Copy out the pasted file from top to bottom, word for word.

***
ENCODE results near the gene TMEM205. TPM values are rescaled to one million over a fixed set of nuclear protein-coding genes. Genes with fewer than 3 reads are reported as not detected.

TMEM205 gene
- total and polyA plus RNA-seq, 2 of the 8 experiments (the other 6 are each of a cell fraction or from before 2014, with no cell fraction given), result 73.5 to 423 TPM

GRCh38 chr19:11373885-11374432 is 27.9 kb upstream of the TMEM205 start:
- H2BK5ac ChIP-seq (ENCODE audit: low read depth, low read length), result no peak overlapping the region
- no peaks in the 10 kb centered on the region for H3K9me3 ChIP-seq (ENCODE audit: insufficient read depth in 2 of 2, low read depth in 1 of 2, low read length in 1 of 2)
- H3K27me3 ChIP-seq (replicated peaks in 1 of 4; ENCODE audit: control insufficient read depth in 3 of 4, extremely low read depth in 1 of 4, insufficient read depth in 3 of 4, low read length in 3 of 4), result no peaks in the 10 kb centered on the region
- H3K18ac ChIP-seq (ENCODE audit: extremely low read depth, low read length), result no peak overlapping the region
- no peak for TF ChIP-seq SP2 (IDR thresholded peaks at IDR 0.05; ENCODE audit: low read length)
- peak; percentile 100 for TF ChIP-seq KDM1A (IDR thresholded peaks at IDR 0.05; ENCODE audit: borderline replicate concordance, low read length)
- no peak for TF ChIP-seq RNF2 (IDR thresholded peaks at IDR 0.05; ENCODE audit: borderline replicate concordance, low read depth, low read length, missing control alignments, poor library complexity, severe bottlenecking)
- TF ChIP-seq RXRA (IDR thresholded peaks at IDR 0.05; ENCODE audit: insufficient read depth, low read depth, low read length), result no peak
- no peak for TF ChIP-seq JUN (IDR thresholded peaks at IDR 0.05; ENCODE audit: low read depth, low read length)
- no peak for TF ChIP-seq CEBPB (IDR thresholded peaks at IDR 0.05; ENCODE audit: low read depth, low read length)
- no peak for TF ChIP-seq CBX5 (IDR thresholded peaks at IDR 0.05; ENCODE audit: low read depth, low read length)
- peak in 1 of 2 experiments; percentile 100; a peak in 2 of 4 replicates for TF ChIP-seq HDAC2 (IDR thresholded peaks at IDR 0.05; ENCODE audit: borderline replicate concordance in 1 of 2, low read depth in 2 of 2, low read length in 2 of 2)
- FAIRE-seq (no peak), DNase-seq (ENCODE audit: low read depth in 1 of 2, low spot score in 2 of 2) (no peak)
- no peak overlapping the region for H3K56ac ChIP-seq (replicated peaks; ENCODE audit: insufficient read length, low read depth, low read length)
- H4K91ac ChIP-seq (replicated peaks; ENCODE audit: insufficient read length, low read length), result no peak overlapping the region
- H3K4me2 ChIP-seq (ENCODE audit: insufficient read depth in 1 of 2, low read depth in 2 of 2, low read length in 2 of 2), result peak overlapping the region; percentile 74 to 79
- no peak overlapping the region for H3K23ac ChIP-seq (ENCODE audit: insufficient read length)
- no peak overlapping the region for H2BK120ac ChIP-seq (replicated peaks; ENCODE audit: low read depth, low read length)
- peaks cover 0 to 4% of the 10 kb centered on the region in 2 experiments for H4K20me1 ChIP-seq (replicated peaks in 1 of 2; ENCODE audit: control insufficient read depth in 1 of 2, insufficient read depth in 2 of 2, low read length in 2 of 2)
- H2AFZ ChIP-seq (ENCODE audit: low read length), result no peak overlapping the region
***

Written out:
ENCODE results near the gene TMEM205. TPM values are rescaled to one million over a fixed set of nuclear protein-coding genes. Genes with fewer than 3 reads are reported as not detected.

TMEM205 gene
- total and polyA plus RNA-seq, 2 of the 8 experiments (the other 6 are each of a cell fraction or from before 2014, with no cell fraction given), result 73.5 to 423 TPM

GRCh38 chr19:11373885-11374432 is 27.9 kb upstream of the TMEM205 start:
- H2BK5ac ChIP-seq (ENCODE audit: low read depth, low read length), result no peak overlapping the region
- no peaks in the 10 kb centered on the region for H3K9me3 ChIP-seq (ENCODE audit: insufficient read depth in 2 of 2, low read depth in 1 of 2, low read length in 1 of 2)
- H3K27me3 ChIP-seq (replicated peaks in 1 of 4; ENCODE audit: control insufficient read depth in 3 of 4, extremely low read depth in 1 of 4, insufficient read depth in 3 of 4, low read length in 3 of 4), result no peaks in the 10 kb centered on the region
- H3K18ac ChIP-seq (ENCODE audit: extremely low read depth, low read length), result no peak overlapping the region
- no peak for TF ChIP-seq SP2 (IDR thresholded peaks at IDR 0.05; ENCODE audit: low read length)
- peak; percentile 100 for TF ChIP-seq KDM1A (IDR thresholded peaks at IDR 0.05; ENCODE audit: borderline replicate concordance, low read length)
- no peak for TF ChIP-seq RNF2 (IDR thresholded peaks at IDR 0.05; ENCODE audit: borderline replicate concordance, low read depth, low read length, missing control alignments, poor library complexity, severe bottlenecking)
- TF ChIP-seq RXRA (IDR thresholded peaks at IDR 0.05; ENCODE audit: insufficient read depth, low read depth, low read length), result no peak
- no peak for TF ChIP-seq JUN (IDR thresholded peaks at IDR 0.05; ENCODE audit: low read depth, low read length)
- no peak for TF ChIP-seq CEBPB (IDR thresholded peaks at IDR 0.05; ENCODE audit: low read depth, low read length)
- no peak for TF ChIP-seq CBX5 (IDR thresholded peaks at IDR 0.05; ENCODE audit: low read depth, low read length)
- peak in 1 of 2 experiments; percentile 100; a peak in 2 of 4 replicates for TF ChIP-seq HDAC2 (IDR thresholded peaks at IDR 0.05; ENCODE audit: borderline replicate concordance in 1 of 2, low read depth in 2 of 2, low read length in 2 of 2)
- FAIRE-seq (no peak), DNase-seq (ENCODE audit: low read depth in 1 of 2, low spot score in 2 of 2) (no peak)
- no peak overlapping the region for H3K56ac ChIP-seq (replicated peaks; ENCODE audit: insufficient read length, low read depth, low read length)
- H4K91ac ChIP-seq (replicated peaks; ENCODE audit: insufficient read length, low read length), result no peak overlapping the region
- H3K4me2 ChIP-seq (ENCODE audit: insufficient read depth in 1 of 2, low read depth in 2 of 2, low read length in 2 of 2), result peak overlapping the region; percentile 74 to 79
- no peak overlapping the region for H3K23ac ChIP-seq (ENCODE audit: insufficient read length)
- no peak overlapping the region for H2BK120ac ChIP-seq (replicated peaks; ENCODE audit: low read depth, low read length)
- peaks cover 0 to 4% of the 10 kb centered on the region in 2 experiments for H4K20me1 ChIP-seq (replicated peaks in 1 of 2; ENCODE audit: control insufficient read depth in 1 of 2, insufficient read depth in 2 of 2, low read length in 2 of 2)
- H2AFZ ChIP-seq (ENCODE audit: low read length), result no peak overlapping the region